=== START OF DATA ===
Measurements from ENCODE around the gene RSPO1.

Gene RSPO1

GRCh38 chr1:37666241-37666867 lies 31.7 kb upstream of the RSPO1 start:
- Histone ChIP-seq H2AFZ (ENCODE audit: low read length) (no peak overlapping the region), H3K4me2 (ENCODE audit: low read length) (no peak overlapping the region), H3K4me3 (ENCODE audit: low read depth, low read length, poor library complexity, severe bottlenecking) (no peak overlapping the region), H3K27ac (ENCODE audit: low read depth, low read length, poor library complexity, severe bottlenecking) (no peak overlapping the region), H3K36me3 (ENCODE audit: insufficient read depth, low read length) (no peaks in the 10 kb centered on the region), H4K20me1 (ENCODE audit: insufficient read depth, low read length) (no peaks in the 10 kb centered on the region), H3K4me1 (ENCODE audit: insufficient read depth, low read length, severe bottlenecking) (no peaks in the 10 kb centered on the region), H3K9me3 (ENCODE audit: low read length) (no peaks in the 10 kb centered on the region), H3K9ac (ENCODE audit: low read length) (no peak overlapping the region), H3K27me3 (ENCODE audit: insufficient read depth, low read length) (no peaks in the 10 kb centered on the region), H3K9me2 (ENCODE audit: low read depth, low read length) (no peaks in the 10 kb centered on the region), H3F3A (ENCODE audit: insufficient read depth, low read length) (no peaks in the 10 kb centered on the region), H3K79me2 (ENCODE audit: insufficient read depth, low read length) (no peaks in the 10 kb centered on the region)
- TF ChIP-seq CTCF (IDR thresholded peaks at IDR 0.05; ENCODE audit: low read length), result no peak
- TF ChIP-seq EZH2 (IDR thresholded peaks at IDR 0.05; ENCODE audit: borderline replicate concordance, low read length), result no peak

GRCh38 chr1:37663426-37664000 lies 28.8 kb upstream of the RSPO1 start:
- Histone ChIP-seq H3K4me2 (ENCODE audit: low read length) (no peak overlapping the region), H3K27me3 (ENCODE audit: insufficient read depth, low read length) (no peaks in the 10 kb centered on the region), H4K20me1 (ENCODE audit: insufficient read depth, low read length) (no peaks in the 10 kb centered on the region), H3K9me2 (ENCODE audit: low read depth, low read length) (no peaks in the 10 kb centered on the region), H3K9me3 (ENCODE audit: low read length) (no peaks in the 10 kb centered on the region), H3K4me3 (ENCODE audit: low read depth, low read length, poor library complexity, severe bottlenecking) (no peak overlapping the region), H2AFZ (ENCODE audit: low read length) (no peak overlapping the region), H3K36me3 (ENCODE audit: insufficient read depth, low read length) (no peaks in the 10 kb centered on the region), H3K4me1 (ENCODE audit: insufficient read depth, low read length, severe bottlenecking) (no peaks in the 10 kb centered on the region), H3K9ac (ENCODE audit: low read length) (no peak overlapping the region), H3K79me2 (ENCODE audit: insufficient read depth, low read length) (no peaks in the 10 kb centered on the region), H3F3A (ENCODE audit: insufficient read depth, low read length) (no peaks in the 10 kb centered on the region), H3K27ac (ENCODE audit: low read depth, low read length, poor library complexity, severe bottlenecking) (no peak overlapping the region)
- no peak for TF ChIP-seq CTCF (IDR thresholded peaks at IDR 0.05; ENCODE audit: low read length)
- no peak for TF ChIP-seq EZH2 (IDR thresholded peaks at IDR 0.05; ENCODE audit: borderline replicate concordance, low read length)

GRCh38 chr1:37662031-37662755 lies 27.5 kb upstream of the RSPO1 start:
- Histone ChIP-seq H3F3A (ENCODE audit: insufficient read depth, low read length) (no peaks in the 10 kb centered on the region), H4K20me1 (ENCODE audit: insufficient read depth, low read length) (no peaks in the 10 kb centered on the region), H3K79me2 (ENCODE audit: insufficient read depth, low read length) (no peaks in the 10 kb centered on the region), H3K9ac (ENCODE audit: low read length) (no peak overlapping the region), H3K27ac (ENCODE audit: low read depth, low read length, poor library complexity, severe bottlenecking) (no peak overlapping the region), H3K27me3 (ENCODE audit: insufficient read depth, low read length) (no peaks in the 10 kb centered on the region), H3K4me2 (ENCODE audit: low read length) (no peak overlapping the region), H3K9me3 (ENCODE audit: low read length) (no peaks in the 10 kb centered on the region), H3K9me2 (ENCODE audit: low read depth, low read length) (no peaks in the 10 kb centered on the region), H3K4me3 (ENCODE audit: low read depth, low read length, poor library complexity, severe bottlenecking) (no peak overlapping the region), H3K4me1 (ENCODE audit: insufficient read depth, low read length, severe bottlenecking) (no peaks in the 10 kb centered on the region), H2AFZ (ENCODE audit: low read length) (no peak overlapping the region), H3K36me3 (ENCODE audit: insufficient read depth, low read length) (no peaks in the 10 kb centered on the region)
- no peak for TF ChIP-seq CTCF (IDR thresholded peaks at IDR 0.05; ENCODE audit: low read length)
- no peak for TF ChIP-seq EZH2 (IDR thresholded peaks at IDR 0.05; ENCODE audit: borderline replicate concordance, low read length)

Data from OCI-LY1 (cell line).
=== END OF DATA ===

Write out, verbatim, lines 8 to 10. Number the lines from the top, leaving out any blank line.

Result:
- Histone ChIP-seq H3K4me2 (ENCODE audit: low read length) (no peak overlapping the region), H3K27me3 (ENCODE audit: insufficient read depth, low read length) (no peaks in the 10 kb centered on the region), H4K20me1 (ENCODE audit: insufficient read depth, low read length) (no peaks in the 10 kb centered on the region), H3K9me2 (ENCODE audit: low read depth, low read length) (no peaks in the 10 kb centered on the region), H3K9me3 (ENCODE audit: low read length) (no peaks in the 10 kb centered on the region), H3K4me3 (ENCODE audit: low read depth, low read length, poor library complexity, severe bottlenecking) (no peak overlapping the region), H2AFZ (ENCODE audit: low read length) (no peak overlapping the region), H3K36me3 (ENCODE audit: insufficient read depth, low read length) (no peaks in the 10 kb centered on the region), H3K4me1 (ENCODE audit: insufficient read depth, low read length, severe bottlenecking) (no peaks in the 10 kb centered on the region), H3K9ac (ENCODE audit: low read length) (no peak overlapping the region), H3K79me2 (ENCODE audit: insufficient read depth, low read length) (no peaks in the 10 kb centered on the region), H3F3A (ENCODE audit: insufficient read depth, low read length) (no peaks in the 10 kb centered on the region), H3K27ac (ENCODE audit: low read depth, low read length, poor library complexity, severe bottlenecking) (no peak overlapping the region)
- no peak for TF ChIP-seq CTCF (IDR thresholded peaks at IDR 0.05; ENCODE audit: low read length)
- no peak for TF ChIP-seq EZH2 (IDR thresholded peaks at IDR 0.05; ENCODE audit: borderline replicate concordance, low read length)